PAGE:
New Year’s Day we had the best pork we can remember, and I made it (does anyone remember the “Shake ‘n Bake” commercials from 70’s?)! How that’s for braggin’? Well…was it really me, or was it the brine? “We” made a brined pork loin which was absolutely fantastic, and highlighted by great flavoring, incredible moistness and a very evident smoke ring (more later).
As an admitted “brinaholic” I have already dedicated two posts to the process; one on brined turkey and another on brined pork chops. Brining is the process of soaking meat or vegetables in a saltwater and/or seasoned water bath, and has been around for centuries to preserve meats when refrigeration wasn’t available. Brining is best for lean meats such as poultry (chicken, Cornish hens, turkey), pork (roasts, tenderloin, chops) and shrimp that tend to be mild flavored, more easily over-cooked and prone to drying out.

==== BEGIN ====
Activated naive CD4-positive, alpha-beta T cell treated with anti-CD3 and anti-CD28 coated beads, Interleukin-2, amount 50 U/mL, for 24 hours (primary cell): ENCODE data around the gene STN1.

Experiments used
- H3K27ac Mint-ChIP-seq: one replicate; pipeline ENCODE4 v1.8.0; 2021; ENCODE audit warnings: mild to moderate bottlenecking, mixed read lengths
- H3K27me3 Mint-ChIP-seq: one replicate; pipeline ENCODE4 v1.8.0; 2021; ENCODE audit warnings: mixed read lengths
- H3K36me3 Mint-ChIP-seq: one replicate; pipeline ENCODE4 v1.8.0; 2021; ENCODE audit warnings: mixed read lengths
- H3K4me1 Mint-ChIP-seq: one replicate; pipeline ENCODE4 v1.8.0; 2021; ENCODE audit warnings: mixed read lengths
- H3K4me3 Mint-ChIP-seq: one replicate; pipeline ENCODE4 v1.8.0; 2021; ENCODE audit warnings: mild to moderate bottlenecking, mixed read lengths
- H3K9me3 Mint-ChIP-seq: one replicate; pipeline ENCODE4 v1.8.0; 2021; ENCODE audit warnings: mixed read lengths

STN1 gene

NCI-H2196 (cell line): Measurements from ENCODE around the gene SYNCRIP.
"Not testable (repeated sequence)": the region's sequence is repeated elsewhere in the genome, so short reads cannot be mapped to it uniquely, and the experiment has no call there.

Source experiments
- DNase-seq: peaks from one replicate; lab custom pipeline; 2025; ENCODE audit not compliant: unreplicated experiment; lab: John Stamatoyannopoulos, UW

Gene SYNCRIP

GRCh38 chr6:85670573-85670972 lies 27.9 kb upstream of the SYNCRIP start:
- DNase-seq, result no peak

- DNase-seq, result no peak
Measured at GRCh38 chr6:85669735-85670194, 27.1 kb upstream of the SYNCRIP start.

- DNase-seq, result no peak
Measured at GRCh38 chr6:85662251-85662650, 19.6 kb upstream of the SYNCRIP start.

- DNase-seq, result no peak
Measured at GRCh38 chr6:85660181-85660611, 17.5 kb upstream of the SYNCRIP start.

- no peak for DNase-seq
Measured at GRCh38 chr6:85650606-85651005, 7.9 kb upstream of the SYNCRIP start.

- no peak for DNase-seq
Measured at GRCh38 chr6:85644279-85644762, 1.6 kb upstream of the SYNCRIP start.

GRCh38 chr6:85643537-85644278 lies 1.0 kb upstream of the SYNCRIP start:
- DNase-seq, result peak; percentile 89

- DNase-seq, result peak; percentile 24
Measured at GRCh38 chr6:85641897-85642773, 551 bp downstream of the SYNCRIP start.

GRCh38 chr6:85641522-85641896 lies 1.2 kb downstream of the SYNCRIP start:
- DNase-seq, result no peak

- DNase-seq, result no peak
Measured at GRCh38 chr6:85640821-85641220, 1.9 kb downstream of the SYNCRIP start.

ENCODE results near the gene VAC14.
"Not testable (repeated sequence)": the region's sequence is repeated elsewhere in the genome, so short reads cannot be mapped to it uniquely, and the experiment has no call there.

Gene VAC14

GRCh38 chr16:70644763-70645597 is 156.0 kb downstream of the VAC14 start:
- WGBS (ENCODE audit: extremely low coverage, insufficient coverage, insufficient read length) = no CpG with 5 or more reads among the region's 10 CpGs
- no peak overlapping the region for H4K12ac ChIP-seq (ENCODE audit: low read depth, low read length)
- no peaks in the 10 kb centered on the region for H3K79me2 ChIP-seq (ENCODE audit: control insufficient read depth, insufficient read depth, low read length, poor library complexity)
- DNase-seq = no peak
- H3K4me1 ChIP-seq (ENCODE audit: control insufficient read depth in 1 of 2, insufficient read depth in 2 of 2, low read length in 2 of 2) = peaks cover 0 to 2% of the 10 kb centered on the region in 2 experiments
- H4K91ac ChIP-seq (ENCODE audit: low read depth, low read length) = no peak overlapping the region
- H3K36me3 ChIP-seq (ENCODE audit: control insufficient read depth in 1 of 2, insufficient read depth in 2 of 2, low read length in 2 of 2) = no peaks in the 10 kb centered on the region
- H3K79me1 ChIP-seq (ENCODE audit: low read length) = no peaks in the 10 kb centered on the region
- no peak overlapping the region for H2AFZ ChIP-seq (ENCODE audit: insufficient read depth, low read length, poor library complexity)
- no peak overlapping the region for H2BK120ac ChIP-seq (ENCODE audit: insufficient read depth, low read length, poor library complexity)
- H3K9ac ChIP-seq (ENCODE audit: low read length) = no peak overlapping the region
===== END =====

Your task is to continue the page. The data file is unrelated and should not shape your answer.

I concocted a “best of” brine New Years’s Eve morning in my new dedicated brining cooler (perfectly sized for a 15 lbs. turkey). The brine included:
2 gallons water
1 12 oz. UFO Hefeweizen (wheat) beer
1 cup kosher salt
3 TBSP molasses
3 TBSP Malabar Table Grind Black Pepper (store brand will work too)
1 TBSP crushed red pepper
4 bay leaves
A 3 lbs. pork loin was put in the brine for 24 hours. The next afternoon I fired up the trusty Weber kettle grill. The pork was placed center grill at 2:00 with charcoal and coffee wood burning in the side rails. The vents were opened about half way.
I basted the pork at one hour with olive oil. At 1 and 1/2 hours I put the pork in a throw away pan with a 12 oz UFO Hefeweizen. The pan was sealed with aluminum foil and the vents were closed. In another hour I brought the pan inside to allow the meat to rest, as they say. The meat was still warm and moist when I carved and served it at 5:45.
So what is a smoke ring? A smoke ring is a pink discoloration of meat just under the surface crust (called bark). It can be just a thin line of pink or a rather thick layer. The smoke rings is caused by nitric acid building up in the surface of meat, absorbed from the surface. This nitric acid is formed when nitrogen dioxide from wood combustion in smoke mixes with water in the meat. Basically it is a chemical reaction between the smoke and the meat.